Forgive me, I’m on a bit of a rant. Those who have followed me for some time know I get off on tangents, sometimes writing these articles to deal with frustration and sort out my own thinking.
In this specific article, I also have to recognize, I will probably hurt the feelings of a well-intended follower–but frankly, I don’t really care. I am not targeting that individual.
(Doesn’t an opening paragraph of apologies and disclaimers make you really curious?)
This morning I got an email from a very well-intended follower. It was titled, “A Word Of Caution.” The text read, “Hi Dave-You might want to be careful that the work of others you are retweeting is not plagiarized.”
Now this isn’t an article about plagiarism. Plagiarists are bottom feeding scum, often pretending to be thought leaders, guru’s, and experts–but with not a thought of their own. Dozens of my articles and hundreds from people I respect have and will be plagiarized. It sucks and we do everything we can to call them out and stop them. Not only to protect our own IP, but to protect people who may be following or thinking of doing business with these slimes. (Not that I feel strongly about this issue.)
But this article is on something different–let me go on with the story.
Upon receiving the email, I was concerned. I certainly don’t want to mislead my followers or promote the work of a bottom feeding scumbag. So I replied, “Is there a specific article or tweet you are referring to? Thanks for letting me know!” ( By the way, I read every article I tweet, so I must have thought the article was really good, which makes my tweet even more concerning.)
I wanted to know who the offender was, at least stop following that individual, apologize for misleading my own followers, and if it was real plagiarism, possibly call the person out and let the original author know about the incident.
The response, “Dave, I am not the trust police and do not want to name any names…..” This well intended individual went on to discuss the problem of plagiarism, in general and how bad the practice is for both the owners of the IP and unsuspecting people who are deceived by the plagiarist.
But the individual would go no further.
I feel terrible about this. I still don’t know which tweet of mine was of the plagiarists, perhaps I should declare any tweet of mine you see published on August 6, 2015 before 7:17 am PDT, is suspect and issue a mass apology.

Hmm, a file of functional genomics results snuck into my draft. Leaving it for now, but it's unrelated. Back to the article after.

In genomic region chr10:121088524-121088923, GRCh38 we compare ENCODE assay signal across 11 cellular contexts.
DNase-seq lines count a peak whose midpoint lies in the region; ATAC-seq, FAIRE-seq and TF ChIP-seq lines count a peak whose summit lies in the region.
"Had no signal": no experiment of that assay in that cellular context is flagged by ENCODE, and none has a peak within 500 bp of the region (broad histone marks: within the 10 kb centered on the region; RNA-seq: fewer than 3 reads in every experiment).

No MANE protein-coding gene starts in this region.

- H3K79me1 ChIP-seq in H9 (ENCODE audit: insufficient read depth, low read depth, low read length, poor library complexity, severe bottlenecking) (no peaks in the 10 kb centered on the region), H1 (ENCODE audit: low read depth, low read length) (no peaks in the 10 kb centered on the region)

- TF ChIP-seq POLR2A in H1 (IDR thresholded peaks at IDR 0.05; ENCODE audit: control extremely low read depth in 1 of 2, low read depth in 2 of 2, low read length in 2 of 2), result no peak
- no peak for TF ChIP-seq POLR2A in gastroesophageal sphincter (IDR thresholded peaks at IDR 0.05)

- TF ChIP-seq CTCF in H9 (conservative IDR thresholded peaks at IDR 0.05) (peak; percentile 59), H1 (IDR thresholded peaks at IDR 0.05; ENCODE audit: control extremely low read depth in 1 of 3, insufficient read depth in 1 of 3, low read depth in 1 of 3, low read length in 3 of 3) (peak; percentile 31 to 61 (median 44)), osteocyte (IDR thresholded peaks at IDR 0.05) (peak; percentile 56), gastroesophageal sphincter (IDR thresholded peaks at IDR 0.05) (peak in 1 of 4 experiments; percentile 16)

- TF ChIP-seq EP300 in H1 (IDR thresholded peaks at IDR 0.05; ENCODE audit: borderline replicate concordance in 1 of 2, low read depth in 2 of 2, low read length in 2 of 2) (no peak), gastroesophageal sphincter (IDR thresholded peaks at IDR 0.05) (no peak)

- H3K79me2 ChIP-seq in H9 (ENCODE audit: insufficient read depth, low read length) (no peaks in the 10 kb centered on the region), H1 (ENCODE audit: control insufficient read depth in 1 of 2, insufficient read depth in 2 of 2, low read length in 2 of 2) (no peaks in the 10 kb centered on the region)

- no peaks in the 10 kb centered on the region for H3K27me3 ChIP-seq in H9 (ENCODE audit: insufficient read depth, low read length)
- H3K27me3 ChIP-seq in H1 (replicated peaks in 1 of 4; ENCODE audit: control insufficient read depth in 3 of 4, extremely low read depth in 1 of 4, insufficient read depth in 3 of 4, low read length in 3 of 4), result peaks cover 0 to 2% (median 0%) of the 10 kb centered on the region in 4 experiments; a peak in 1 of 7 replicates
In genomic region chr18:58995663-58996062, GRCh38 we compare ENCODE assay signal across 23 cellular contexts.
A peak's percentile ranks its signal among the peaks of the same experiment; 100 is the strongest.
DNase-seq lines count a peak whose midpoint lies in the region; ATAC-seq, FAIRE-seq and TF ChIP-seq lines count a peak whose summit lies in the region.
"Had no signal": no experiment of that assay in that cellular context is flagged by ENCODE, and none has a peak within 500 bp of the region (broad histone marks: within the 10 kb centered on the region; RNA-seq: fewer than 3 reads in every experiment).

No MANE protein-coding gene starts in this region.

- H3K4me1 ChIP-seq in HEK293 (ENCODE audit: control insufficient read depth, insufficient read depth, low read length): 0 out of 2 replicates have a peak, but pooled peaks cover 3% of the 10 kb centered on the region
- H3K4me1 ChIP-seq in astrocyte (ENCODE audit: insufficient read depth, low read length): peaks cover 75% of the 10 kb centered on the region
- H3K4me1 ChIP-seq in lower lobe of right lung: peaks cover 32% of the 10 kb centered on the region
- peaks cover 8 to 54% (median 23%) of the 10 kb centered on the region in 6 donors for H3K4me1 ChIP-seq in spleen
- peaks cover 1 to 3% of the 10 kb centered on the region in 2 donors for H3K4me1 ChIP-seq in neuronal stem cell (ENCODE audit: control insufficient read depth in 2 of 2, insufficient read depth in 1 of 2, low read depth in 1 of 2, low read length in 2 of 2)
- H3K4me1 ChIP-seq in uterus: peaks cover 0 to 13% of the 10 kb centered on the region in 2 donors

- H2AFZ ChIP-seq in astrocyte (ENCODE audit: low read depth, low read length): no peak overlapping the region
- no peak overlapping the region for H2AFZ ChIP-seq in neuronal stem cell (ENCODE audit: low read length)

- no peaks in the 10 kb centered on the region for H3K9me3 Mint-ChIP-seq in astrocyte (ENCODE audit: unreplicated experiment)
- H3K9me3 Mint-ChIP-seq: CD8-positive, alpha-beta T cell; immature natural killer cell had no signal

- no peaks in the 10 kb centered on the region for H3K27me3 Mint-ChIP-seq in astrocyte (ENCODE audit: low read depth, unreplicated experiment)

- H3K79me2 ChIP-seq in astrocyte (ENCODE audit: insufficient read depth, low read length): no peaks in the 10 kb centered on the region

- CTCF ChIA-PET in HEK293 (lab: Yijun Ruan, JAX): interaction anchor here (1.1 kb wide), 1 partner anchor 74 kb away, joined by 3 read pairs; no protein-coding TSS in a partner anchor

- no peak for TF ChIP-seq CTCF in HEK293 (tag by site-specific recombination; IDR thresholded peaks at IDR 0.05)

However, the core issue about this interchange has nothing to do with plagiarism, but is really a lapse of personal responsibility and leadership. This isn’t what leadership is about–thought leadership, personal leadership, or leadership within an organization or community.
Seeing a wrong, not having the personal courage to take action–even a small one is, in the least, a lost opportunity to help improve things.
Without being melodramatic, the history of the world is littered with tragedies, large and small, where people recognized a wrong, whispered to friends, families, and neighbors about the wrong, but chose to sit on the sidelines.
Leadership at any level is recognizing something is wrong or may not be achieving the intended results — and doing something about it. It may be that we have mistreated a customer and we need to fix it. It may be some programs we are implementing are causing problems and addressing it. It may be a misguided strategy that needs to be shifted.
As a leader, I’ve had more than my share of well-intended initiatives, strategies, programs that have been wrong. Fortunately, I’ve had teams of strong leaders and individual contributors who’ve had the courage to say, “Dave, I think you may have made a mistake….”
Recognizing something is wrong and not taking action is a lost opportunity. But more divisive and destructive is the undercurrent of water cooler whispers, backroom discussions, behind the back lobbying, or private emails. Rather than helping correct a situation, build the organization/community, it’s only purpose is to create doubt, lack of confidence, and destroy the organization. Initiating and nurturing these behind the back disagreements is an act of personal cowardice.
It helps no one in the organization or in our communities to be whispering to each other about the problems, some sort of wrong doing, or something more egregious. Most of the time, these things aren’t earthshaking or moral/ethical dilemmas. They are about accomplishing things, doing the right thing, recognizing when we are off base. But we can’t if we don’t know. We, both leaders and the people we lead lose if it is just behind the scenes whispers and conversations.
Leaders don’t do this. They may not agree, but they at least let people know where they stand, and seek to resolve problems. Leaders will be in your face, not lurking in the background. Leaders do not sit on the sidelines.
As I wrap this up, I’ve done something I don’t like and may have hurt, in a small way others. I don’t know what to do about it and the person who can help me has elected not to demonstrate any leadership. In the end, I’ve actually taken two giant steps backwards–not purposefully. I’m in a worse spot than if I never knew.
To that follower, who I know reads this blog. I know you are better than you demonstrated in this interchange. You owe it to yourself and your own community to exercise better leadership. I hope (and expect) this is a momentary lapse.
This post was first published on Partners in Excellence Blog.
Photo Credit: tetukoarjuna Flickr via Compfight cc